There’s no doubt that medicine has changed dramatically in recent years. In some ways, it has improved considerably, with medical imaging technology giving us great insight into medical conditions. It has helped the diagnosis of TMJ considerably in our office.
But at the same time, there have arguably been some declines in medical techniques that might diminish the effectiveness of modern medical treatments. In particular, some doctors express concern that the profession as a whole has become more clinically lazy. Since TMJ diagnosis depends on a proper physical exam, and What Your Family Doctor Is Taught about TMJ, it’s likely that this could lead to fewer proper TMJ diagnoses.
Why Doctors Aren’t As Good As They Used to Be
So, why are doctors concerned that the profession is losing vital skills? The issue was addressed in an interview with Dr. Fabrizia Faustinella, MD, PHD. Dr. Faustinella has noticed that doctors seem less inclined to do physical exams. As a case in point, she told of a patient who had been presented to her from the ED as a “fever of unknown origin.” In performing an exam, the reason for the fever became clear with just a glance. When she asked why the origin of the fever hadn’t been detected, the resident doctor said they hadn’t even turned the light on during the patient exam. Another case she brought up involved a man who complained of chest pain that was actually a skin rash. But doctors didn’t look at his skin and ordered an electrocardiogram (ECG), and the tech saw the skin rash while attaching the leads for the ECG (which turned out to be normal).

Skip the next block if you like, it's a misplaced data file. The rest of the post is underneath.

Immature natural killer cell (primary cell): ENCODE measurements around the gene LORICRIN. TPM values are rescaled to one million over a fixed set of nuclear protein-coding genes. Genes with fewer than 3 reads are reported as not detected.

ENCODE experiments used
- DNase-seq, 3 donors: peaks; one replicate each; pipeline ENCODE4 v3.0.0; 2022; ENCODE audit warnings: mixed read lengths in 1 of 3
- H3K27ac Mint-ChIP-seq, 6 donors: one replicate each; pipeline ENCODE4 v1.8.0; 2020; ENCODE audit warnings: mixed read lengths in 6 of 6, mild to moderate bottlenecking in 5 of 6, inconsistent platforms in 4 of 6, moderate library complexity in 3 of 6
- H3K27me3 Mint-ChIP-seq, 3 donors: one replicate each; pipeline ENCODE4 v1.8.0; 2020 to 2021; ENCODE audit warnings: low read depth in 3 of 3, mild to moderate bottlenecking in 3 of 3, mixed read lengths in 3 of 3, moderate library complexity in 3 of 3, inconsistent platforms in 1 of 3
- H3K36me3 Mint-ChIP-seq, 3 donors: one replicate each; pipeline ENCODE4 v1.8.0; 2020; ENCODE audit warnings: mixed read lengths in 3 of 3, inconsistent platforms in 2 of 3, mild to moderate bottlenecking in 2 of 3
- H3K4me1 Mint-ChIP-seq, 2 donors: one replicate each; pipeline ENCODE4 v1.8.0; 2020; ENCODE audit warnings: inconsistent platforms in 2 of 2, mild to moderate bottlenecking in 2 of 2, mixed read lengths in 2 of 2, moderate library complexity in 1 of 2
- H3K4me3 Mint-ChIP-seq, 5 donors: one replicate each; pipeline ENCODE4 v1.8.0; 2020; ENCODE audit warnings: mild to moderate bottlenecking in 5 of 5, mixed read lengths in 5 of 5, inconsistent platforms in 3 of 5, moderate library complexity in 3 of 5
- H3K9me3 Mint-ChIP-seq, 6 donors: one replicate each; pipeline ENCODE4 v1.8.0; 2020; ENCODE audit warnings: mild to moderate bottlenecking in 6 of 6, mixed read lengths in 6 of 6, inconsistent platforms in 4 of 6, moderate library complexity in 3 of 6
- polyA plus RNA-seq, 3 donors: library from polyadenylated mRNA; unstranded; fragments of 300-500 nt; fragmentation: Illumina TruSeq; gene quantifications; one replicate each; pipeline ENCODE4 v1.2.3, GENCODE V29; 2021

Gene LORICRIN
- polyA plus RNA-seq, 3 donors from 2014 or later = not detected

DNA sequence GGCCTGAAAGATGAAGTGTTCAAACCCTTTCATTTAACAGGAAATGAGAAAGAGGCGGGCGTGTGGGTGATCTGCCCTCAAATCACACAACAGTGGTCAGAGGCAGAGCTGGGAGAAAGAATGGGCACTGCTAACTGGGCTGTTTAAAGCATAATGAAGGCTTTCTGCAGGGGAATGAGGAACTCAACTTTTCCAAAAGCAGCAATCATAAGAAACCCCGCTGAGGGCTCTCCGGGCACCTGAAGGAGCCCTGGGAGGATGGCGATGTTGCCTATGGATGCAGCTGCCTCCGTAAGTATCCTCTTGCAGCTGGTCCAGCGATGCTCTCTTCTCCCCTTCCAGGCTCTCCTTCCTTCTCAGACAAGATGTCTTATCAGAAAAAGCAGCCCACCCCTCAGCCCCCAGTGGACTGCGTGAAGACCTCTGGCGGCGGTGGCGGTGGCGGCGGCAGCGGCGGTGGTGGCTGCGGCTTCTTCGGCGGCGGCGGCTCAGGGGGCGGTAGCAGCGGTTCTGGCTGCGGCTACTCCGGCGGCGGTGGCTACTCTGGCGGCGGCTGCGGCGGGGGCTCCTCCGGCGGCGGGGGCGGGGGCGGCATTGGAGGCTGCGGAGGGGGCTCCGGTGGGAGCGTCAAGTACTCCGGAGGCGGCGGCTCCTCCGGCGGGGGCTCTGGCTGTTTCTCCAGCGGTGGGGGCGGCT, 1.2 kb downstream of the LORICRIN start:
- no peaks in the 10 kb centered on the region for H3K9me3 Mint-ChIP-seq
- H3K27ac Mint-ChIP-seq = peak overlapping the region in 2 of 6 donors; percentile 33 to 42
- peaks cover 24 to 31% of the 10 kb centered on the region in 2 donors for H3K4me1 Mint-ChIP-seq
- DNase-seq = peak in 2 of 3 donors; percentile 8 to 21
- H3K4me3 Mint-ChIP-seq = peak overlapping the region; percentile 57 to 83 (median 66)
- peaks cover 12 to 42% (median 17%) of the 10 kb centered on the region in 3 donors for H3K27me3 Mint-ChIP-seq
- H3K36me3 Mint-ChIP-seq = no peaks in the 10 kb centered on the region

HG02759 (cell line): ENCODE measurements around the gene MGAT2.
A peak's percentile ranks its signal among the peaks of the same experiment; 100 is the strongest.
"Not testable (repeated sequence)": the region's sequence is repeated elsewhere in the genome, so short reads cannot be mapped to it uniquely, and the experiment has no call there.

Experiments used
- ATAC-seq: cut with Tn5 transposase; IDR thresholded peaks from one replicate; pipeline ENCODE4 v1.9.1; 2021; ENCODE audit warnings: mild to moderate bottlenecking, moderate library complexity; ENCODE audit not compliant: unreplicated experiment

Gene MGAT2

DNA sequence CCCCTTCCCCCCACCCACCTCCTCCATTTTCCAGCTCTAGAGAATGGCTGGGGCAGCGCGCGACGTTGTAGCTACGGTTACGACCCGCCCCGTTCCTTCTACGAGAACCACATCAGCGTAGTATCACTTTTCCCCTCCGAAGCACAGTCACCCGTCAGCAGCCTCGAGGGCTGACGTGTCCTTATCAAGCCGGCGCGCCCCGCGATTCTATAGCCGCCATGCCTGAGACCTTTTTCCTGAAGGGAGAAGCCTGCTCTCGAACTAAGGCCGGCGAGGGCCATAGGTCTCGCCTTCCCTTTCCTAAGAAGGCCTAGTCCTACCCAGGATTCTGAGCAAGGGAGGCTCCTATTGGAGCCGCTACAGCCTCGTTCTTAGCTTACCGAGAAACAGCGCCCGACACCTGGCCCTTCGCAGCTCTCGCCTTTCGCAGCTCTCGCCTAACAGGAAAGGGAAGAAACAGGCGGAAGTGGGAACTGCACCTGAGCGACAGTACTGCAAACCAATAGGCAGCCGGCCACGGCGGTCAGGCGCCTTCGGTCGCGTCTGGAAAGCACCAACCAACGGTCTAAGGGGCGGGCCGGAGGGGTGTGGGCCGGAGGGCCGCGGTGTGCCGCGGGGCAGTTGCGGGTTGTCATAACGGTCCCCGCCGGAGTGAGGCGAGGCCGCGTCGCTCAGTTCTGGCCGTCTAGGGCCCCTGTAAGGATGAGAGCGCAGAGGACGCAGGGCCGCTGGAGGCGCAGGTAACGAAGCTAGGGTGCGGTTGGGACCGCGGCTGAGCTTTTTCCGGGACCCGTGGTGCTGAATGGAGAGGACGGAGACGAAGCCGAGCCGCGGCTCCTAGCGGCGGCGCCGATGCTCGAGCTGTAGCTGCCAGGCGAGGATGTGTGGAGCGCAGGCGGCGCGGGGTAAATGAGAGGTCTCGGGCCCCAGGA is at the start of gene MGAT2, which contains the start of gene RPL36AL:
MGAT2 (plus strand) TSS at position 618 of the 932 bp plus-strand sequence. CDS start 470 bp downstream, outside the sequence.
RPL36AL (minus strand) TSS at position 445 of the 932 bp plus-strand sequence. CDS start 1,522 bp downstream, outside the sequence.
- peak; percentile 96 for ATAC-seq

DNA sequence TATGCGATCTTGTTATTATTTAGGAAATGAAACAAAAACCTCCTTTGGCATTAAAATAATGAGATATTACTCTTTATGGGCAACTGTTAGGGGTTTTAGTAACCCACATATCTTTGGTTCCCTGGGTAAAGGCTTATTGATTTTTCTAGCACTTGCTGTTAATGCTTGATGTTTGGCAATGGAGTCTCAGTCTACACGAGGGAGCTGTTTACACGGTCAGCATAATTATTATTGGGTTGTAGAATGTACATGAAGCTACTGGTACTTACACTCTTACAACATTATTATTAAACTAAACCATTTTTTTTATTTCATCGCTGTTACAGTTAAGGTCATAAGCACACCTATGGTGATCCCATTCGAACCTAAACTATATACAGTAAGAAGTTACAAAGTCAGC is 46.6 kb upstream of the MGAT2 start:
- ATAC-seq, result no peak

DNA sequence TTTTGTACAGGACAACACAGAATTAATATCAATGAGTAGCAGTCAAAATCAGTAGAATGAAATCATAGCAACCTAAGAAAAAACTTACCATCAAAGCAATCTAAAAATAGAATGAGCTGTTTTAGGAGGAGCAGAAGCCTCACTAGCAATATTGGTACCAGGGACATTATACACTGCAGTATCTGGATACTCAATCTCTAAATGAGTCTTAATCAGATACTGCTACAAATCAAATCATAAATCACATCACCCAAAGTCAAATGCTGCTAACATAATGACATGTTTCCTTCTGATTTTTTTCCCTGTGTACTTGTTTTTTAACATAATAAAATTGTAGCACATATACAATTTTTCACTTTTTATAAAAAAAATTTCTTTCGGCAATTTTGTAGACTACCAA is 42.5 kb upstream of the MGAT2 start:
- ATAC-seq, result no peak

Dr. Faustinella blames several reasons for the causes. First, she says that doctors rely too much on data and imaging. Although some scans can give us answers that can be harder to get through a physical exam. She also says that doctors are spending too much time on the computer, and not enough time actually at bedside working with patients.
The Importance of Physical Exams in Diagnosing TMJ
New diagnostic criteria designed to provide uniform TMJ diagnosis standards emphasize the use of physical exams as well as extensive medical history questionnaires to determine the existence of TMJ. Doctors are supposed to perform the full exam to detect the presence of TMJ and help determine its nature.
This doesn’t mean that medical imaging isn’t important. In fact, the criteria also talk about the critical role that CT or MRI scans can play in identifying TMJ. But without the physical exam, a positive TMJ diagnosis isn’t considered reliable.
If primary care doctors aren’t performing these physical exams, they are more likely to miss TMJ as a potential cause for headaches and other symptoms.
See a Neuromuscular Dentist
If you want to get a reliable diagnosis of whether TMJ is responsible for your symptoms in Denver, a neuromuscular dentist has the skills to perform an appropriate exam, as well as the tools to ensure the accuracy of their diagnoses.